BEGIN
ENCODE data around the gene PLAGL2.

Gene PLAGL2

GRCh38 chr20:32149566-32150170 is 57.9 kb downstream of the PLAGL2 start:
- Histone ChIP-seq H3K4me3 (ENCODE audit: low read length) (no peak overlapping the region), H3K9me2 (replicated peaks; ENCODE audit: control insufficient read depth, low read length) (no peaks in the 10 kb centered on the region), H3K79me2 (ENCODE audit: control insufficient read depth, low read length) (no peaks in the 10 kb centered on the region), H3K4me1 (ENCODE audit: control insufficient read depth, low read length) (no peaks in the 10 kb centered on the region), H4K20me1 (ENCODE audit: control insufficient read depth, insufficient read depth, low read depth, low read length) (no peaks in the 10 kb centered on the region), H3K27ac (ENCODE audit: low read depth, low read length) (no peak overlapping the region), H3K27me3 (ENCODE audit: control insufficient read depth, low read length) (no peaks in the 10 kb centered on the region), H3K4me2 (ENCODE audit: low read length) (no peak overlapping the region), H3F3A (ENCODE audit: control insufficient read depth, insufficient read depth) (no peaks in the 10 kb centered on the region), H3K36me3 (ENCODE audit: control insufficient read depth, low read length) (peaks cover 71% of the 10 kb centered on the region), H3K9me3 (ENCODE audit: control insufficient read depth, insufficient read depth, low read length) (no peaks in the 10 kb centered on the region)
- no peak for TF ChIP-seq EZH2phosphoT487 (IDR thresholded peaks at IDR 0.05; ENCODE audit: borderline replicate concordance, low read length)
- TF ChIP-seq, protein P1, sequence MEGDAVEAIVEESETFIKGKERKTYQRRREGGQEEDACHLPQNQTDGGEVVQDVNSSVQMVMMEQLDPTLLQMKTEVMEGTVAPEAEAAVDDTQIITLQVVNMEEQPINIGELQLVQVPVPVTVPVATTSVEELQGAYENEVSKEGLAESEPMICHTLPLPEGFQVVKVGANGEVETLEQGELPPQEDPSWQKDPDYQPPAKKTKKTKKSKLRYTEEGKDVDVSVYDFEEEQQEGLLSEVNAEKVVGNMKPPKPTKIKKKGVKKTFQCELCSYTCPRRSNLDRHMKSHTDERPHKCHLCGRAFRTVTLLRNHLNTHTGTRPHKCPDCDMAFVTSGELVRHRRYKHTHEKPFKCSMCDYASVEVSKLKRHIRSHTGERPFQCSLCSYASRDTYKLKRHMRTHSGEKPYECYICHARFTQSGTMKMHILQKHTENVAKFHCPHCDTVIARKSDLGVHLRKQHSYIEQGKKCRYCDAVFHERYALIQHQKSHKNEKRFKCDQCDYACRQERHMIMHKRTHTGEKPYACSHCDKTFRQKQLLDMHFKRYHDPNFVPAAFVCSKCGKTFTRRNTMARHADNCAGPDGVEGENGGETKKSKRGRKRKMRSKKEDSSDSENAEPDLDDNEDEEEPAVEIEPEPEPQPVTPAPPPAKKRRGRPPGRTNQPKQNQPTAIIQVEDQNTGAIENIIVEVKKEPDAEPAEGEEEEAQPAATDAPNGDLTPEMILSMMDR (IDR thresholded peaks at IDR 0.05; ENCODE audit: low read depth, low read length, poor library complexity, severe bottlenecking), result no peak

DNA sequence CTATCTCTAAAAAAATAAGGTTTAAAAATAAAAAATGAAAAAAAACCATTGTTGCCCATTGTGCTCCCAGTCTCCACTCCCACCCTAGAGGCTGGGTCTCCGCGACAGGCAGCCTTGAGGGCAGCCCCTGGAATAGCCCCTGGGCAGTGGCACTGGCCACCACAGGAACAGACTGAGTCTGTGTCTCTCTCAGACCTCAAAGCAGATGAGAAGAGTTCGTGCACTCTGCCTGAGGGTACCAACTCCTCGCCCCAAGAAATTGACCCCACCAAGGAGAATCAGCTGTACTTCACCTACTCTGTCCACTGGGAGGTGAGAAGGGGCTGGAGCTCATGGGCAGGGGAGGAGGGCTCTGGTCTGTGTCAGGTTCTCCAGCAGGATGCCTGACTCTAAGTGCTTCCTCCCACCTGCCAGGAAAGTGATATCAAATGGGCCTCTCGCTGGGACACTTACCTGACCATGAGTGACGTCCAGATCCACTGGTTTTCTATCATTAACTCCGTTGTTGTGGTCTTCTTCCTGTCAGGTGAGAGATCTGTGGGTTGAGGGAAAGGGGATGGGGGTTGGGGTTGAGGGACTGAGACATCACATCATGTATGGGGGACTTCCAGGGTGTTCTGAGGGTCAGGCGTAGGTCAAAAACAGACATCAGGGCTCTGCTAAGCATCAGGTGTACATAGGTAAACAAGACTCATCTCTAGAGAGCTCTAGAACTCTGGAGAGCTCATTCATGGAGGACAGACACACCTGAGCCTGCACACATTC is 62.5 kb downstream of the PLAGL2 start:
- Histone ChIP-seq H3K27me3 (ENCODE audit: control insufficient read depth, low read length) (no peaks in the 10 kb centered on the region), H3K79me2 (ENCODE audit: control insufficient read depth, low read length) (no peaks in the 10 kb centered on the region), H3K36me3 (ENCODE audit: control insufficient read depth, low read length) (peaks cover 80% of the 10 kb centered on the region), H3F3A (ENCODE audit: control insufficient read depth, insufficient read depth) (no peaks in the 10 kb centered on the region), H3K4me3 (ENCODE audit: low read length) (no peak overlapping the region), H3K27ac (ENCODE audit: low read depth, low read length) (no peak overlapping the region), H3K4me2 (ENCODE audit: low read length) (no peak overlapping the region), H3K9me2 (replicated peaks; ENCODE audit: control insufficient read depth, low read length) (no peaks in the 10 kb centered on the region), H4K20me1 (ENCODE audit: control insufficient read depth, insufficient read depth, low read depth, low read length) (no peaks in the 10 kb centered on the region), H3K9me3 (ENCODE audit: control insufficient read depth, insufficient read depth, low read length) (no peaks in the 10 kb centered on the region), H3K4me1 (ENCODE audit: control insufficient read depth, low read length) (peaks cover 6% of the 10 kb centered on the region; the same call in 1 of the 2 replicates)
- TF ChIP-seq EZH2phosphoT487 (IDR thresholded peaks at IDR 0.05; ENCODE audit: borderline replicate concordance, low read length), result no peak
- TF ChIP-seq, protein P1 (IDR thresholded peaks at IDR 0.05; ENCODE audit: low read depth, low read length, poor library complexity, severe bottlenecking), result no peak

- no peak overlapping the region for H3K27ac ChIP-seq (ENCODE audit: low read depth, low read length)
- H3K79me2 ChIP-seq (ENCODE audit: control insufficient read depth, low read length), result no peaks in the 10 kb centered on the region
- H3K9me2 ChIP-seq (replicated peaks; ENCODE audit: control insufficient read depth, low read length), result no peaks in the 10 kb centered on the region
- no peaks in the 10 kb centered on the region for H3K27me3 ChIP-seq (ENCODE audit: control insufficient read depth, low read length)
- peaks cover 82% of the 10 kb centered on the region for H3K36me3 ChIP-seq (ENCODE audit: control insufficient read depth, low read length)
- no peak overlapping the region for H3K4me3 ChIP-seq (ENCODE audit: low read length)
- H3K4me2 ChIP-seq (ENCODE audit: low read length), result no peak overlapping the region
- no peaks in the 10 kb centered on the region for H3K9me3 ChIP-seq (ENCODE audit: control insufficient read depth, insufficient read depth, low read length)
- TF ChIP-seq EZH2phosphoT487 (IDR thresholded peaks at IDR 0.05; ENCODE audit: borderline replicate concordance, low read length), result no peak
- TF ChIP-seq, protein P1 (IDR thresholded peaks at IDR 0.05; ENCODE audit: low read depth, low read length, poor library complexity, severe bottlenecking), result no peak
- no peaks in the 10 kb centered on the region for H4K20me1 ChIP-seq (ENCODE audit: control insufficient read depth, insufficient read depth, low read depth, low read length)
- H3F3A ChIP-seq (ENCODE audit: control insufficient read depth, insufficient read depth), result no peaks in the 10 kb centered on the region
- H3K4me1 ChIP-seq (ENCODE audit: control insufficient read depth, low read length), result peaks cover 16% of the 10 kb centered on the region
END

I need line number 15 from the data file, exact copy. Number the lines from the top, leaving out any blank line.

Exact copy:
- peaks cover 82% of the 10 kb centered on the region for H3K36me3 ChIP-seq (ENCODE audit: control insufficient read depth, low read length)